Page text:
Throughout the Pacific Northwest, temperatures are forecast to be the highest of the summer and aren’t predicted to drop until the weekend. In Seattle and Portland, this heat wave could approach records for longevity. Both cities are under excessive heat warnings until Thursday evening. Seattle may see the mercury hit 90 on four consecutive days through Friday, while Portland may get afternoon temperatures hovering near 100.
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The National Weather Service issued heat alerts for millions of people on Tuesday as the Biden administration unveiled Heat.gov, “a new website to provide the public and decision-makers with clear, timely and science-based information to understand and reduce the health risks of extreme heat.”
The heat wave in the Pacific Northwest comes a little over a year after all-time records were smashed in Seattle and Portland, with high temperatures of 108 and 116 degrees, respectively. That same event established a record high in Canada, where Lytton, British Columbia, soared to 121 degrees. The town burned to the ground the next day.
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Forecasters in Seattle and Portland stressed that this year’s heat wave, while not nearly as intense as last year, is notable for its longevity.
“It’s the duration that’s really noteworthy for this event,” said Colby Neuman, a meteorologist at the National Weather Service in Portland. “The most consecutive days of 95 degrees at Portland on record is six, and we’ll certainly be in the running to approach, tie or exceed that record. The next few days, we’re going to be right around 100.”
Portland International Airport hit 98.6 degrees on Monday, and after a predicted high of 101 degrees on Tuesday, the city is slated to be in the upper 90s through Friday. Saturday’s projected high is 95 degrees. At present, the city is forecast to tie the record.
“When we see highs up around 100, hospital visits with heat-related illnesses are definitely much higher than background levels,” Neuman said. “And with covid still being around, there’s a limit to the capacity of hospitals, and these events exacerbate that.”
Access to air conditioning is a complicating factor that amplifies risk in vulnerable populations such as the elderly and homeless. In Portland, 78 percent of households have air conditioning, but that number drops to 44 percent in Seattle.
Seattle made it to 85 degrees Monday — the average high this time of year is 79 degrees — but each day through Friday should peak at or just above 90 degrees. Heat waves, defined as intervals of three consecutive days of 90 degrees or greater, are somewhat rare in Seattle; this will mark only the 24th since World War II. Half of those heat waves have occurred in the past 15 years, highlighting the role of human-caused climate change in making outlier heat events more frequent and intense.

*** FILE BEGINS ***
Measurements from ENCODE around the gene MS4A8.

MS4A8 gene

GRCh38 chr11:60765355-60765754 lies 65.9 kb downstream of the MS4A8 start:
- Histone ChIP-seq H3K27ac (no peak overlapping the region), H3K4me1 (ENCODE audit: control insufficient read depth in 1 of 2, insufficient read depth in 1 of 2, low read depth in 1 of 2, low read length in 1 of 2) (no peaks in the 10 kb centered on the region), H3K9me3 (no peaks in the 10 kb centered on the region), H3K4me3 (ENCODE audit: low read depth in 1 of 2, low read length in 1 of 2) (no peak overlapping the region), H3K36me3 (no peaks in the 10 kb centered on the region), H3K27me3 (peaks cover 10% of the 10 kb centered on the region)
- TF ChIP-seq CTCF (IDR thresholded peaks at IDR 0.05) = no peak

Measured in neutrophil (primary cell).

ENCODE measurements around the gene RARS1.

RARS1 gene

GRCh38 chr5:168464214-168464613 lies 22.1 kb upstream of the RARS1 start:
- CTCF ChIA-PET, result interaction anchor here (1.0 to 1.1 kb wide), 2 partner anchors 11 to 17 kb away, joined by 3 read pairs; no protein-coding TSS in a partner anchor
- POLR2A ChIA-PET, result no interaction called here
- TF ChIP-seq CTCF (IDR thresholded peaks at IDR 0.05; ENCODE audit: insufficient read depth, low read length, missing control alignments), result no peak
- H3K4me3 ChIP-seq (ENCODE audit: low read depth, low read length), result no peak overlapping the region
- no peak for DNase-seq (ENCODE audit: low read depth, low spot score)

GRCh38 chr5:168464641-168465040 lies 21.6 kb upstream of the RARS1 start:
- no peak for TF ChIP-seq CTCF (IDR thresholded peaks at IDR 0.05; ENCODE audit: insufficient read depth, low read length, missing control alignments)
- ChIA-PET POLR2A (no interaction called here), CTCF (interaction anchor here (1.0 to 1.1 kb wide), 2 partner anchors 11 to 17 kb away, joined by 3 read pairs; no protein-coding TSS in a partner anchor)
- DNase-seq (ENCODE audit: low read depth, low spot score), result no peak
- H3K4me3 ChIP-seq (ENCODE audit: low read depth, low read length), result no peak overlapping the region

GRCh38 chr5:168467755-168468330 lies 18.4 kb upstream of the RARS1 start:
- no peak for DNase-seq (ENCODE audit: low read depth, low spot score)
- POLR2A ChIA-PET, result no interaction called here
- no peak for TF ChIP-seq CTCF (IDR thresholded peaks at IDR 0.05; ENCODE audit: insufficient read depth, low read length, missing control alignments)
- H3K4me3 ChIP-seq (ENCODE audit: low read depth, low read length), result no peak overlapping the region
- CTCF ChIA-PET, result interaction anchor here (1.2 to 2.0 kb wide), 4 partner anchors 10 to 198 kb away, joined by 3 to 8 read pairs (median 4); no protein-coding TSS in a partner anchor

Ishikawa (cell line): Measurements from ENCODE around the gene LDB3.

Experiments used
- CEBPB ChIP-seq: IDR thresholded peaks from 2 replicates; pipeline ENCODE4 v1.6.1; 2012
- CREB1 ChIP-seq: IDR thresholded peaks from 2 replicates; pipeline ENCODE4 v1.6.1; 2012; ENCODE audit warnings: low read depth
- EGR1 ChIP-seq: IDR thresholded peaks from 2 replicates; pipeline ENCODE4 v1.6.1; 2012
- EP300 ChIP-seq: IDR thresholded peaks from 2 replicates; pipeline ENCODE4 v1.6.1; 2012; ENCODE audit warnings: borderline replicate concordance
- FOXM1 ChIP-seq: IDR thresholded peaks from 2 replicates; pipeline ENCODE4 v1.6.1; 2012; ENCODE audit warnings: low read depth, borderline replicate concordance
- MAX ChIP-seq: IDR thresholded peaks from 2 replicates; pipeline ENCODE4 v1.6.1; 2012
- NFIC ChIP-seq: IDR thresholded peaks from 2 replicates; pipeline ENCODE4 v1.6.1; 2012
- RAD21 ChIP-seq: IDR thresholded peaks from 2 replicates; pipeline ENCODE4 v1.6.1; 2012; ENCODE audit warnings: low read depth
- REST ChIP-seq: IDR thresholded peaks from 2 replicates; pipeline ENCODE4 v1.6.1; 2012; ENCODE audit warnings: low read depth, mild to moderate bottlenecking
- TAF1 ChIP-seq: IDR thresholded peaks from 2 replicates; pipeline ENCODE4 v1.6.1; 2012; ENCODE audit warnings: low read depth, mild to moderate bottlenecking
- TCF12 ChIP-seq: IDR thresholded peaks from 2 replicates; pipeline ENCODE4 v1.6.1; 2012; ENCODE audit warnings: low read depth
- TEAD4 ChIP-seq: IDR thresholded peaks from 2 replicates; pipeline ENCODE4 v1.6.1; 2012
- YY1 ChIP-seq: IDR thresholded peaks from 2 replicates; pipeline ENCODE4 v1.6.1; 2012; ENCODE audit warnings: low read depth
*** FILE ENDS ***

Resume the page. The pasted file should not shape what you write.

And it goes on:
Officially, the record longest duration for a heat wave in Seattle is five days, which occurred in both 2015 and 1981.
“Take extra precautions if you work or spend time outside,” the Weather Service in Seattle said. “When possible reschedule strenuous activities to early morning or evening.”
The agency called attention to Washington’s public service phone hotline, reachable at 2-1-1, which can provide callers with information about cooling shelters and other services.
A particular concern is elevated nighttime temperatures, which will keep dwellings without air-conditioning uncomfortably warm. Temperatures in Seattle briefly dipped below 70 Tuesday morning.
In Portland, the low temperature Tuesday was 69 degrees.
“There’s a large part of the population here that doesn’t have air conditioning,” Neuman said. “In the past, people would rely on opening up their windows to cool off their residences. They can’t this time around.”
Through the end of the week, the most extreme heat is set to occur Thursday and Friday in eastern Washington, where highs could top 110 degrees, particularly in the lowlands of the Columbia River Basin.
Kennewick, Wash., about 50 miles east-southeast of Yakima, could climb to 112 degrees on Thursday and 110 on Friday. Yakima proper will flirt with 110 degrees Thursday before a relative easing to 108 on Friday and 105 for Saturday.
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Temperatures in the 100-to-110-degree range will be common in interior and northern Oregon. Medford tied a record high of 107 degrees on Monday, while Dallesport, Wash., on the border with Oregon, soared to a record-tying 108.
The heat is originating from a ridge of high pressure, or “heat dome,” that’s parked in the northeastern Pacific west of British Columbia. It’s deflecting the jet stream north into Canada along with any inclement weather and storminess. Instead, the weather in the Pacific Northwest is characterized by clear skies and hot, sinking air.
Jason Samenow contributed to this report.